samedi 26 août 2017, par Dominique Taurisson-Mouret
« The Haitian Revolution may have galvanized subjects of French empire in the Americas and Africa struggling to define freedom and ’Frenchness’ for themselves, but Lorelle Semley reveals that this event was just one moment in a longer struggle of women and men of color for rights under the French colonial regime. Through political activism ranging from armed struggle to literary expression, these colonial subjects challenged and exploited promises in French Republican rhetoric that should have contradicted the continued use of slavery in the Americas and the introduction of exploitative labor in the colonization of Africa. They defined an alternative French citizenship, which recognized difference, particularly race, as part of a ’universal’ French identity. Spanning Atlantic port cities in Haiti, Senegal, Martinique, Benin, and France, this book is a major contribution to scholarship on citizenship, race, empire, and gender, and it sheds new light on debates around human rights and immigration in contemporary France. »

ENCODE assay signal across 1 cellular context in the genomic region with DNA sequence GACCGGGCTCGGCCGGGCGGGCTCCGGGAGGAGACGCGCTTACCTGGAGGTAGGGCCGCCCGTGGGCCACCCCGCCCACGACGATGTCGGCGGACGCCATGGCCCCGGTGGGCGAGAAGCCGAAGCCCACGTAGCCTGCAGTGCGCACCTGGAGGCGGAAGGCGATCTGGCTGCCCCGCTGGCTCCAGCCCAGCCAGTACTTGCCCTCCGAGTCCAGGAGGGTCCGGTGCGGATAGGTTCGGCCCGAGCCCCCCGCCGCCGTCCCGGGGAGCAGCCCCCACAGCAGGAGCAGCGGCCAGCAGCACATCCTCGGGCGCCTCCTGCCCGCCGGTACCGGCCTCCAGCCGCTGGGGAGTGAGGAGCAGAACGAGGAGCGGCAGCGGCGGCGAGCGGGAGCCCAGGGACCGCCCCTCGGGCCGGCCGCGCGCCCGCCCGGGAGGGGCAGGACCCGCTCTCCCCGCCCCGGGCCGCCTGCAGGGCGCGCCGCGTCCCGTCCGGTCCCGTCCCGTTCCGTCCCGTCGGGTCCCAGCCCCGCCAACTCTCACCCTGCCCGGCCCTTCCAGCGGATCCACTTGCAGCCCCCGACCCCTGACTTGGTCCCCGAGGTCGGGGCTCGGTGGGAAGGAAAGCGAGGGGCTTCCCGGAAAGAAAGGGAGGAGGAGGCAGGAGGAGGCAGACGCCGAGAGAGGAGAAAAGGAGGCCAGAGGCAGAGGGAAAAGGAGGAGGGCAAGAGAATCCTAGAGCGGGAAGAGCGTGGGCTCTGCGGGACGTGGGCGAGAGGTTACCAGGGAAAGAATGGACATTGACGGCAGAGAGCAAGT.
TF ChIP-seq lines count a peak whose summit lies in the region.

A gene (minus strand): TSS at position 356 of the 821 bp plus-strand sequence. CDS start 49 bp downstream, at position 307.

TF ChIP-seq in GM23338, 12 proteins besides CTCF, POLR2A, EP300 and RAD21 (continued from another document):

Lorelle Semley is an Associate Professor of History at the College of the Holy Cross, Massachusetts, where she teaches courses in African history, the African diaspora, and gender studies. Her research has been facilitated by fellowships at the John Carter Brown Library, the W. E. B. Dubois Research Institute, and the Schomburg Center for Research in Black Culture at the New York Public Library. Research grants have supported travel to Benin, Brazil, France, Great Britain, Martinique, and Senegal. Previous works include Mother Is Gold, Father Is Glass : Gender and Colonialism in a Yoruba Town (2010) and articles for Law and History Review, Radical History Review, and Gender and History.